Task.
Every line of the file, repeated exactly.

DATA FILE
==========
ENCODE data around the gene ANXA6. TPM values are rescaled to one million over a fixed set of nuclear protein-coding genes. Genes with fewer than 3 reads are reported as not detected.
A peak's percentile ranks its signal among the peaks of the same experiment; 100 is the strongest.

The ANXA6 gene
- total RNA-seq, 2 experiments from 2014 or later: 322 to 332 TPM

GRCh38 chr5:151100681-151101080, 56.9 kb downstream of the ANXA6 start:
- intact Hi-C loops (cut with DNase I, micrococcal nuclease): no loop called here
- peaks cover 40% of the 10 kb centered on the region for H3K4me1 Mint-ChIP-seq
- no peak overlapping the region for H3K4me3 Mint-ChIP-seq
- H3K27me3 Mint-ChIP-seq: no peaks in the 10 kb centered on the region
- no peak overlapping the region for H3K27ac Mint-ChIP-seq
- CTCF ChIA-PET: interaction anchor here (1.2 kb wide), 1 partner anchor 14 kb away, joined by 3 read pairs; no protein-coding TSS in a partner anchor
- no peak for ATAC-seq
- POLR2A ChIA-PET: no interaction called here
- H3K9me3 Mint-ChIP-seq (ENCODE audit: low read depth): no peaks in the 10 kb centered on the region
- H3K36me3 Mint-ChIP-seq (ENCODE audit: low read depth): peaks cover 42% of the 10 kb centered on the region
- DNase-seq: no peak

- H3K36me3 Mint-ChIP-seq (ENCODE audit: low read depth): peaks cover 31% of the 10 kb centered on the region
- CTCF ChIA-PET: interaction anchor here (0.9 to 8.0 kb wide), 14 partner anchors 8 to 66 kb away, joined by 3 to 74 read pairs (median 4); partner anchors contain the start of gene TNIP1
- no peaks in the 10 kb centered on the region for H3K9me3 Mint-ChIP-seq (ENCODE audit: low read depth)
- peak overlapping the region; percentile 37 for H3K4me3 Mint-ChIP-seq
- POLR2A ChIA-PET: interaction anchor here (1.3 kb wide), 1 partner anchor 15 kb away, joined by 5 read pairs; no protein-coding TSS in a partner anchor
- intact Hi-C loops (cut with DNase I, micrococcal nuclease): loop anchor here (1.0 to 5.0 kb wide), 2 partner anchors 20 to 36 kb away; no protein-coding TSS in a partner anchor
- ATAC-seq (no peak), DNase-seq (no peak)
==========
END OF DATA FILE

ENCODE data around the gene ANXA6. TPM values are rescaled to one million over a fixed set of nuclear protein-coding genes. Genes with fewer than 3 reads are reported as not detected.
A peak's percentile ranks its signal among the peaks of the same experiment; 100 is the strongest.

The ANXA6 gene
- total RNA-seq, 2 experiments from 2014 or later: 322 to 332 TPM

GRCh38 chr5:151100681-151101080, 56.9 kb downstream of the ANXA6 start:
- intact Hi-C loops (cut with DNase I, micrococcal nuclease): no loop called here
- peaks cover 40% of the 10 kb centered on the region for H3K4me1 Mint-ChIP-seq
- no peak overlapping the region for H3K4me3 Mint-ChIP-seq
- H3K27me3 Mint-ChIP-seq: no peaks in the 10 kb centered on the region
- no peak overlapping the region for H3K27ac Mint-ChIP-seq
- CTCF ChIA-PET: interaction anchor here (1.2 kb wide), 1 partner anchor 14 kb away, joined by 3 read pairs; no protein-coding TSS in a partner anchor
- no peak for ATAC-seq
- POLR2A ChIA-PET: no interaction called here
- H3K9me3 Mint-ChIP-seq (ENCODE audit: low read depth): no peaks in the 10 kb centered on the region
- H3K36me3 Mint-ChIP-seq (ENCODE audit: low read depth): peaks cover 42% of the 10 kb centered on the region
- DNase-seq: no peak

- H3K36me3 Mint-ChIP-seq (ENCODE audit: low read depth): peaks cover 31% of the 10 kb centered on the region
- CTCF ChIA-PET: interaction anchor here (0.9 to 8.0 kb wide), 14 partner anchors 8 to 66 kb away, joined by 3 to 74 read pairs (median 4); partner anchors contain the start of gene TNIP1
- no peaks in the 10 kb centered on the region for H3K9me3 Mint-ChIP-seq (ENCODE audit: low read depth)
- peak overlapping the region; percentile 37 for H3K4me3 Mint-ChIP-seq
- POLR2A ChIA-PET: interaction anchor here (1.3 kb wide), 1 partner anchor 15 kb away, joined by 5 read pairs; no protein-coding TSS in a partner anchor
- intact Hi-C loops (cut with DNase I, micrococcal nuclease): loop anchor here (1.0 to 5.0 kb wide), 2 partner anchors 20 to 36 kb away; no protein-coding TSS in a partner anchor
- ATAC-seq (no peak), DNase-seq (no peak)